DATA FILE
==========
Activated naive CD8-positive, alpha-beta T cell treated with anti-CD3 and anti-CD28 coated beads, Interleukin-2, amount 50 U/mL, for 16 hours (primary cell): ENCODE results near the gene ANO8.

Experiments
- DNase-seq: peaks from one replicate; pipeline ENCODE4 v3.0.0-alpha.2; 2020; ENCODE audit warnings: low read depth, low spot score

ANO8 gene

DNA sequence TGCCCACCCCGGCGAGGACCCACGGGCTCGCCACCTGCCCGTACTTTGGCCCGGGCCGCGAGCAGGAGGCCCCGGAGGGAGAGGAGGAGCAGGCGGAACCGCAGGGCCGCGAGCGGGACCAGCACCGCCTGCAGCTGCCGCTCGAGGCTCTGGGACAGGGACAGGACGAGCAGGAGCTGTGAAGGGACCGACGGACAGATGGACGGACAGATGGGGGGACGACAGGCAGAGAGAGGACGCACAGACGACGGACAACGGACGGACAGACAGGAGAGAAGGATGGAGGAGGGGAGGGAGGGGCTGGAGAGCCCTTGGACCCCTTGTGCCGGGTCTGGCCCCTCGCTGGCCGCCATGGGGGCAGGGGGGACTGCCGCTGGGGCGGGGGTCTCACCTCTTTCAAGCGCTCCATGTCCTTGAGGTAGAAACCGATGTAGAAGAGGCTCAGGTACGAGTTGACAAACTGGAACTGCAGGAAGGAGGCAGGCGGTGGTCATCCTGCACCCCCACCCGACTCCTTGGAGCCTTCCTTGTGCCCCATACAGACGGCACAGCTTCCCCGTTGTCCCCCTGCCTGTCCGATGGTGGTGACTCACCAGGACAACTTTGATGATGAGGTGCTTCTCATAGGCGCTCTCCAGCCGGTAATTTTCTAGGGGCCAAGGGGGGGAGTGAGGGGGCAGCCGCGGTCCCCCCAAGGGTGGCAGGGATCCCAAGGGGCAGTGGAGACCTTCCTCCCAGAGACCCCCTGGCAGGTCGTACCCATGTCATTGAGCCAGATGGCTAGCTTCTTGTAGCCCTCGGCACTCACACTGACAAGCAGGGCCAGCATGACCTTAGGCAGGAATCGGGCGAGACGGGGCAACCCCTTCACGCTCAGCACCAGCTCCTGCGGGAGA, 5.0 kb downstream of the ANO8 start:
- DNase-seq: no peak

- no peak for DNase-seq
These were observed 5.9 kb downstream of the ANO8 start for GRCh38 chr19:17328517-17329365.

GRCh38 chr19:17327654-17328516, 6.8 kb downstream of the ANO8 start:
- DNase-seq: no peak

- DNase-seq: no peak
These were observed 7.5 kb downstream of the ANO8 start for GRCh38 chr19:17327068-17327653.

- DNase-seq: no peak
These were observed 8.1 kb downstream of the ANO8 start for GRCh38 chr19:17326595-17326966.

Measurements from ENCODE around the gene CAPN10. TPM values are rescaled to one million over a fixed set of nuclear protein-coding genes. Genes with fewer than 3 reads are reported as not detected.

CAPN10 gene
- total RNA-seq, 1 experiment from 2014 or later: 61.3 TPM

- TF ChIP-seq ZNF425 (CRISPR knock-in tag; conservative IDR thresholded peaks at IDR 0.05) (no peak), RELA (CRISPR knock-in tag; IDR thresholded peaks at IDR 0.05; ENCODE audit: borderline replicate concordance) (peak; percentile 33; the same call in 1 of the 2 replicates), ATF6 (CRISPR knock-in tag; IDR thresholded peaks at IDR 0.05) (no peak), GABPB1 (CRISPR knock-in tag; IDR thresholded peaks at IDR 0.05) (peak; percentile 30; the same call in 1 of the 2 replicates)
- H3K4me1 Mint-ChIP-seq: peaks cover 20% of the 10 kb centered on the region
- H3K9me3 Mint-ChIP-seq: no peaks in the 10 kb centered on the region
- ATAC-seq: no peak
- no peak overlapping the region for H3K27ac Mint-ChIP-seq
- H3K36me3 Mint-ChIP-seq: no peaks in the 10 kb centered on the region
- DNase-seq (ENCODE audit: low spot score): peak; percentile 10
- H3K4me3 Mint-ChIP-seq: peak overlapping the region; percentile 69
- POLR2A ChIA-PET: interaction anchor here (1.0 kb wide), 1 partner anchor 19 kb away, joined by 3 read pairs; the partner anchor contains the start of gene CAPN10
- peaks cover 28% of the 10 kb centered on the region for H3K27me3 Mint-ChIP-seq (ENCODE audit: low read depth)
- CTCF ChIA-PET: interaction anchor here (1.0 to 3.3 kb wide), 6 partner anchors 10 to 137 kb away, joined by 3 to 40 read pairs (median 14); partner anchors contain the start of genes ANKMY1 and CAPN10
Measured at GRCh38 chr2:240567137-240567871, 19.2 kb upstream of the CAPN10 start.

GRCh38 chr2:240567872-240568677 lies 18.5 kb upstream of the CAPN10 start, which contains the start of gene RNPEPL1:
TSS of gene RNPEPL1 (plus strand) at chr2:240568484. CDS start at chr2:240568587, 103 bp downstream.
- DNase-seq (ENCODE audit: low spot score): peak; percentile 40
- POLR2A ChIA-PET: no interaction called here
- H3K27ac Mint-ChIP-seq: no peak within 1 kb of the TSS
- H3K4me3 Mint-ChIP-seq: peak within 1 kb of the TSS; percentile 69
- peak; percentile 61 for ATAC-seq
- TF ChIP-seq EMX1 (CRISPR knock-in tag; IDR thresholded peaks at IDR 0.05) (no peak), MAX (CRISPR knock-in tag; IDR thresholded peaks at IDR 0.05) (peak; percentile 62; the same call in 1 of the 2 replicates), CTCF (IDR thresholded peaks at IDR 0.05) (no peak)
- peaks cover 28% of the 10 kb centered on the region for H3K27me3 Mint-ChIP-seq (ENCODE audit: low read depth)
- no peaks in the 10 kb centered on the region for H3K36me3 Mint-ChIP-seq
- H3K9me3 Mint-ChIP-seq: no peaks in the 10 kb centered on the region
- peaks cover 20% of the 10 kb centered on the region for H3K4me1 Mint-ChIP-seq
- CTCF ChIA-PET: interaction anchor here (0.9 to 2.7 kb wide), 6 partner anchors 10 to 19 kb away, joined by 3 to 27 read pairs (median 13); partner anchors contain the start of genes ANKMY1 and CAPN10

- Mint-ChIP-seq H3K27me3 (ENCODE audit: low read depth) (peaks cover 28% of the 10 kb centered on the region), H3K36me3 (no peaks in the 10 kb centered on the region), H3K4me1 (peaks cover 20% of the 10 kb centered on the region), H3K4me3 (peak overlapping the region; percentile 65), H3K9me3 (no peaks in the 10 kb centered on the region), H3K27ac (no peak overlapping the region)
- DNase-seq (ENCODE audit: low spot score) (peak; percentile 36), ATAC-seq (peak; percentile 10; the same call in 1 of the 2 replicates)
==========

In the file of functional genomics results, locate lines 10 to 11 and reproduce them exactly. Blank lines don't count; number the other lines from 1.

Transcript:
- DNase-seq: no peak

- DNase-seq: no peak